Immigration to Israel Down Almost 50% in the First Half of 2020 Amid Coronavirus Crisis

Fewer than 500 Americans moved to Israel in January-June, official figures show, with total immigration down to 8,235 compared to 16,244 in same period last year

Judy Maltz
Judy Maltz
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New immigrants from Ukraine walk down the stairs as their airplane lands at Ben Gurion International airport on December 22, 2014.
New immigrants from Ukraine walk down the stairs as their airplane lands at Ben Gurion International airport on December 22, 2014.Credit: AFP PHOTO/GIL COHEN-MAGEN
Judy Maltz
Judy Maltz

The number of immigrants arriving in Israel in the first half of the year was down nearly 50 percent, compared with the same period last year, according to figures compiled by the Ministry of Aliyah and Integration. The sharp downturn has been attributed to the global pandemic.

The figures show that 8,235 immigrants arrived in the country between January and June, compared with 16,244 in the same period last year. Since mid-March, when much of the world went into lockdown, immigration has slowed to a trickle, with international flights few and far between. All immigrants are required to spend 14 days in quarantine upon their arrival.

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Both the Ministry of Aliyah and Integration and the Jewish Agency, however, have been reporting a sharp increase in the number of individuals opening immigration files since the pandemic erupted. Based on this increase, they have said, they expect a major immigration wave once the healthcare crisis has been resolved. Jewish Agency chairman Isaac Herzog recently predicted that 250,000 immigrants would come to Israel in the next five years.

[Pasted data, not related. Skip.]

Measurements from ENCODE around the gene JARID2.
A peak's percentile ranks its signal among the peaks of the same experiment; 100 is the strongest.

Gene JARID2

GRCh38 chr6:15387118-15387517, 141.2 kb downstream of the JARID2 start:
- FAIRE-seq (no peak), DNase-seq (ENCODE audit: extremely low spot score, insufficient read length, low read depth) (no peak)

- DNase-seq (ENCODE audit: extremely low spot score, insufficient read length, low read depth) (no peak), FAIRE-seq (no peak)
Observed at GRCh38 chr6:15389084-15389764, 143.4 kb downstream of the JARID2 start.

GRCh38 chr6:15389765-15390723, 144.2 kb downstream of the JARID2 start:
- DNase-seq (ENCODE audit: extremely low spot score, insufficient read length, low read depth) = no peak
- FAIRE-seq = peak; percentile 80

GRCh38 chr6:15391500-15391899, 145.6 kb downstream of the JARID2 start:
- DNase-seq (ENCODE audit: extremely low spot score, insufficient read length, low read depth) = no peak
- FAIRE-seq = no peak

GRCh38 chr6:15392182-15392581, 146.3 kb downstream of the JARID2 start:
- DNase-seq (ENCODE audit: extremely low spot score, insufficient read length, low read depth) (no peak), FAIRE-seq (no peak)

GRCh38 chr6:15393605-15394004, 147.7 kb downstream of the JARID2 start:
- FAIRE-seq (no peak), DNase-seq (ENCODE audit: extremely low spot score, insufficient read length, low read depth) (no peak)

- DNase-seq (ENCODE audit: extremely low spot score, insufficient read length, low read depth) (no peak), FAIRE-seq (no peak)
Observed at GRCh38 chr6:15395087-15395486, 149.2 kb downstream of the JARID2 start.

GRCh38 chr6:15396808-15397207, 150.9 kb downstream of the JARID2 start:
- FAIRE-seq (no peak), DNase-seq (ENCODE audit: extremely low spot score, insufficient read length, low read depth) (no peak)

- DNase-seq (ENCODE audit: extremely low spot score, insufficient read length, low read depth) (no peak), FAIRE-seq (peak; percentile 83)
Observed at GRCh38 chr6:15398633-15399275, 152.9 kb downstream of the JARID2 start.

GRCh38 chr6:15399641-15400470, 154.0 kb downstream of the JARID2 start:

In recent years, the number of immigrants arriving annually has hovered at 30,000.

An especially sharp increase was registered in the number of immigration files opened in France. But according to sources familiar with French Jewry, many French Jews have begun applying for aliyah, not because they want to move to Israel but because they want to obtain Israeli passports, which would allow them to travel freely to the country. Since mid-March, with few exceptions, only Israeli nationals and immigrants have been allowed into the country.

During the first wave of the coronavirus pandemic, when France was hit hard and Israel seemed to have the virus under control, many French Jews had considered waiting out the crisis in Israel. They were told, however, that they could not travel to Israel if they did not hold Israeli passports. This is the main reason, the sources said, that many are applying for aliyah.

Nearly two-thirds of all the immigrants arriving in Israel in the first half of this year were from either Russia or Ukraine. A large share of them are not considered Jewish according to religious law, or halakha. The Law of Return allows any individual who has at least one Jewish grandparent, is married to a Jew or was converted to Judaism to immigrate to Israel and receive automatic citizenship. In other words, they do not have to be halakhically Jewish to immigrate.

Only 474 Americans moved to Israel between January and June – compared with 903 in the same period last year.

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